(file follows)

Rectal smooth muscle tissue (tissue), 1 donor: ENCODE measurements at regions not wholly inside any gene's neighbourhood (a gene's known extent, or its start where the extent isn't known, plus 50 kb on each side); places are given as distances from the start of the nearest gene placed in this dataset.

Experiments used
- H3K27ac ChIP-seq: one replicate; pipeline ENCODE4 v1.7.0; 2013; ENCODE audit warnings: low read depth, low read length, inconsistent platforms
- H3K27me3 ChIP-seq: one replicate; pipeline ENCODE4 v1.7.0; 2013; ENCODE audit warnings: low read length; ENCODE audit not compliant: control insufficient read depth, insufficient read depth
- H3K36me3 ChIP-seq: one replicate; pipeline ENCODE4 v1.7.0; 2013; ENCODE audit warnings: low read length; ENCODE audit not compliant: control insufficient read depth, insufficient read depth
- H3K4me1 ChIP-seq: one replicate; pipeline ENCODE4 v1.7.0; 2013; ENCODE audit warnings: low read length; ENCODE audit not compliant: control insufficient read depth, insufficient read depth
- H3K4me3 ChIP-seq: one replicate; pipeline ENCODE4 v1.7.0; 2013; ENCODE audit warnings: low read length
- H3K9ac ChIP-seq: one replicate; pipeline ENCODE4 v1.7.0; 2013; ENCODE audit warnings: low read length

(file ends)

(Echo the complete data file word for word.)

Rectal smooth muscle tissue (tissue), 1 donor: ENCODE measurements at regions not wholly inside any gene's neighbourhood (a gene's known extent, or its start where the extent isn't known, plus 50 kb on each side); places are given as distances from the start of the nearest gene placed in this dataset.

Experiments used
- H3K27ac ChIP-seq: one replicate; pipeline ENCODE4 v1.7.0; 2013; ENCODE audit warnings: low read depth, low read length, inconsistent platforms
- H3K27me3 ChIP-seq: one replicate; pipeline ENCODE4 v1.7.0; 2013; ENCODE audit warnings: low read length; ENCODE audit not compliant: control insufficient read depth, insufficient read depth
- H3K36me3 ChIP-seq: one replicate; pipeline ENCODE4 v1.7.0; 2013; ENCODE audit warnings: low read length; ENCODE audit not compliant: control insufficient read depth, insufficient read depth
- H3K4me1 ChIP-seq: one replicate; pipeline ENCODE4 v1.7.0; 2013; ENCODE audit warnings: low read length; ENCODE audit not compliant: control insufficient read depth, insufficient read depth
- H3K4me3 ChIP-seq: one replicate; pipeline ENCODE4 v1.7.0; 2013; ENCODE audit warnings: low read length
- H3K9ac ChIP-seq: one replicate; pipeline ENCODE4 v1.7.0; 2013; ENCODE audit warnings: low read length